Total cost at 1970 prices £200,275,000
Estimated equivalent at 2014 prices
Based on RPI and property price inflation
£2,770,209,368

See the full costs of all Ringways schemes on the Cost Estimates page.

Route map

Scroll this map horizontally to see the whole route

Map of Ringway 1 South Cross Route

Route description

This description begins at the eastern end of the route and travels west.

Kidbrooke to Denmark Hill

At the south-east corner of Ringway 1, the ring road would not have been the through route. Traffic coming off the southern end of the East Cross Route would have found the A20(M) straight ahead, and traffic going the other way, eastbound on the South Cross Route, would have flowed directly into the A2(M). Staying on Ringway 1 would have involved taking an exit sliproad in both directions.

Westward from there, the motorway would quickly join the north side of the railway line towards London Bridge, passing through Blackheath. Alongside the railway tunnel, the motorway was planned to run in a cut-and-cover tunnel of its own. To the west, Hurren Close in Blackheath might be recent development on a strip of land reserved for the motorway. An interchange serving Lewisham town centre would be located at St Johns, on the north side of the commercial area.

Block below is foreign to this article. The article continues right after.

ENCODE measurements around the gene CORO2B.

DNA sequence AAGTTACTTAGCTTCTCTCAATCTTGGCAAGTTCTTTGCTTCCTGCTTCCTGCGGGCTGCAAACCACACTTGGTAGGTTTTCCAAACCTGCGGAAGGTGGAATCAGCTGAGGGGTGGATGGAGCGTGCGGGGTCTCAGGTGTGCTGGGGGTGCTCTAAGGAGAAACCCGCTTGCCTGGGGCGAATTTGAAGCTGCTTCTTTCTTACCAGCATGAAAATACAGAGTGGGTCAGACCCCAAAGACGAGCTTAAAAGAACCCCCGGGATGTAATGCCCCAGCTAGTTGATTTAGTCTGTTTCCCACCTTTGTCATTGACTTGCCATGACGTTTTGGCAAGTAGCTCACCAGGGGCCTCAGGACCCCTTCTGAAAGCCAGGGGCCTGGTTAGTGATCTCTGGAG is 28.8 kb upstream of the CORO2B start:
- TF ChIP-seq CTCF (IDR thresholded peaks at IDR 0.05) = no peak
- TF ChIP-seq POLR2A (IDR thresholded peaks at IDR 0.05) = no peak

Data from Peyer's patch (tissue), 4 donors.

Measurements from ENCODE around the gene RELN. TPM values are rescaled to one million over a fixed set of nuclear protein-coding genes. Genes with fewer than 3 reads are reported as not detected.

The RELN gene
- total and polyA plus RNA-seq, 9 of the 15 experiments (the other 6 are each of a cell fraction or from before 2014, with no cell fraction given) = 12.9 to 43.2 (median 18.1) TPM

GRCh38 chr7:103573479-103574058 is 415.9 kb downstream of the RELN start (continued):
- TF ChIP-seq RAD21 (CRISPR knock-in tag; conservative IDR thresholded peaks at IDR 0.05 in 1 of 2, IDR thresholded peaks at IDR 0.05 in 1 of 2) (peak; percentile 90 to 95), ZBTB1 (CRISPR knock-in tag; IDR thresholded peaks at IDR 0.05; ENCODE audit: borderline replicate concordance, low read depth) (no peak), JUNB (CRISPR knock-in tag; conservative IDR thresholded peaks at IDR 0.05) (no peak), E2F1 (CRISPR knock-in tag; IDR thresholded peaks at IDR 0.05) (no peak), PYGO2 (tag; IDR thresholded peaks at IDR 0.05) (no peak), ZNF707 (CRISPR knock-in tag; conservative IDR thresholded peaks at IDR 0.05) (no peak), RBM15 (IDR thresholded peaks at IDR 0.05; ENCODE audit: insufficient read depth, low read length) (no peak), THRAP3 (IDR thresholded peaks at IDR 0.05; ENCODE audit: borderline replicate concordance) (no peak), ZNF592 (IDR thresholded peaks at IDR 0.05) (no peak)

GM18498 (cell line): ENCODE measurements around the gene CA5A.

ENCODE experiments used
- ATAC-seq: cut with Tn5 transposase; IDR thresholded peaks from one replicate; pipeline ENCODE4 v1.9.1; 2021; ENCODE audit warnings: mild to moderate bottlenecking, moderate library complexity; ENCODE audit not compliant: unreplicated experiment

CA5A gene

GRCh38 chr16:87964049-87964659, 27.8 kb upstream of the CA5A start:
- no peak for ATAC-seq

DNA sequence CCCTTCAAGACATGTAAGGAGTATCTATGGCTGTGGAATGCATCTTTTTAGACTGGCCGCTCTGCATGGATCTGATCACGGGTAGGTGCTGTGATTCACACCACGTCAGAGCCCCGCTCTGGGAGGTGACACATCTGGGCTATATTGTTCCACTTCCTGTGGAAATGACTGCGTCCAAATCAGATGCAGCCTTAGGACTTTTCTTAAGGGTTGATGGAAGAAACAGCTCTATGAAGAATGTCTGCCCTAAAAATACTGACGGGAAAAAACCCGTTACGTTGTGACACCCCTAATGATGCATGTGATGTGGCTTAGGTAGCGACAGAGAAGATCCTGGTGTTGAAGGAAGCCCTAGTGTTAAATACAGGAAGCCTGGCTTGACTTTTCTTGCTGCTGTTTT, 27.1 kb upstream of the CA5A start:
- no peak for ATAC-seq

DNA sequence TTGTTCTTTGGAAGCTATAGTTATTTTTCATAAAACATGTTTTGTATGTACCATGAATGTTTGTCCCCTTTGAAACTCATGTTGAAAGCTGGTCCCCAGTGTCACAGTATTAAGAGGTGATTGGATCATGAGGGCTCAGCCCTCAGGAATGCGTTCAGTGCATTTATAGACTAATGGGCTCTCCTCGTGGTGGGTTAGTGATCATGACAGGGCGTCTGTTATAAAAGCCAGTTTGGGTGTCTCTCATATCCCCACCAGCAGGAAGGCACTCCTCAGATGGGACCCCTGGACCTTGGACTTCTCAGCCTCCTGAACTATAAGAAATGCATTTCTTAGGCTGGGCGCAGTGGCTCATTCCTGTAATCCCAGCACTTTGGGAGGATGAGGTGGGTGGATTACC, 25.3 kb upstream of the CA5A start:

A little west of St John's, a three-way free flowing interchange would provide access to the New Cross Spur, which would continue along the railway towards London Bridge, terminating on the A2 at New Cross. (An original draft plan for the interchange, drawn in colour pencil, is shown right; click to enlarge.) This short spur would complete the bypass of the A2 through Greenwich, Kidbrooke and Eltham, and traffic continuing in towards London would return to the original road here. The South Cross Route itself would follow the other branch of the railway, joining the north side of the South London Railway. It would take out most of Geoffrey Road and the south side of Drakefell Road, among others.